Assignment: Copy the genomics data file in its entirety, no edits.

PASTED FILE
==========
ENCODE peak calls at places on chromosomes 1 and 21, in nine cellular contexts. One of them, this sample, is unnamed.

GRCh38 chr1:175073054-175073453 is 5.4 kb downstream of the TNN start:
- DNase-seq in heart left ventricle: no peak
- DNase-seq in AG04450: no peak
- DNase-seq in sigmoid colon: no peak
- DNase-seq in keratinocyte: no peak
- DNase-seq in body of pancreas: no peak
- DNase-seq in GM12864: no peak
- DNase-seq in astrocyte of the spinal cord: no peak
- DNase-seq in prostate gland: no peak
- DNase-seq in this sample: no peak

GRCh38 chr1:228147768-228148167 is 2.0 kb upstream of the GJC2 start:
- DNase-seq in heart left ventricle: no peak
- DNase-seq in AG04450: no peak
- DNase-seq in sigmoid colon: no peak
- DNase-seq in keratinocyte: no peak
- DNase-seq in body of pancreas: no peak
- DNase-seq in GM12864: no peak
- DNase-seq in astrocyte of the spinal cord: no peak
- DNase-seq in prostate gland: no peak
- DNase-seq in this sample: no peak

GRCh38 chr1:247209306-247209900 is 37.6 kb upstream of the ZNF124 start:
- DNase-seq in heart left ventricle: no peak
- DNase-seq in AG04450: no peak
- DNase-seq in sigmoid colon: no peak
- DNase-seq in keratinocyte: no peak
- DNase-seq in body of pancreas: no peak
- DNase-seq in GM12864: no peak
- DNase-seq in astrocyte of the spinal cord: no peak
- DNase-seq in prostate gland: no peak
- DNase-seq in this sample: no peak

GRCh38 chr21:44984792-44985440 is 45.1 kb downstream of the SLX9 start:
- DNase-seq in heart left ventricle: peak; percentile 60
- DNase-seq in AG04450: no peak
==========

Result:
ENCODE peak calls at places on chromosomes 1 and 21, in nine cellular contexts. One of them, this sample, is unnamed.

GRCh38 chr1:175073054-175073453 is 5.4 kb downstream of the TNN start:
- DNase-seq in heart left ventricle: no peak
- DNase-seq in AG04450: no peak
- DNase-seq in sigmoid colon: no peak
- DNase-seq in keratinocyte: no peak
- DNase-seq in body of pancreas: no peak
- DNase-seq in GM12864: no peak
- DNase-seq in astrocyte of the spinal cord: no peak
- DNase-seq in prostate gland: no peak
- DNase-seq in this sample: no peak

GRCh38 chr1:228147768-228148167 is 2.0 kb upstream of the GJC2 start:
- DNase-seq in heart left ventricle: no peak
- DNase-seq in AG04450: no peak
- DNase-seq in sigmoid colon: no peak
- DNase-seq in keratinocyte: no peak
- DNase-seq in body of pancreas: no peak
- DNase-seq in GM12864: no peak
- DNase-seq in astrocyte of the spinal cord: no peak
- DNase-seq in prostate gland: no peak
- DNase-seq in this sample: no peak

GRCh38 chr1:247209306-247209900 is 37.6 kb upstream of the ZNF124 start:
- DNase-seq in heart left ventricle: no peak
- DNase-seq in AG04450: no peak
- DNase-seq in sigmoid colon: no peak
- DNase-seq in keratinocyte: no peak
- DNase-seq in body of pancreas: no peak
- DNase-seq in GM12864: no peak
- DNase-seq in astrocyte of the spinal cord: no peak
- DNase-seq in prostate gland: no peak
- DNase-seq in this sample: no peak

GRCh38 chr21:44984792-44985440 is 45.1 kb downstream of the SLX9 start:
- DNase-seq in heart left ventricle: peak; percentile 60
- DNase-seq in AG04450: no peak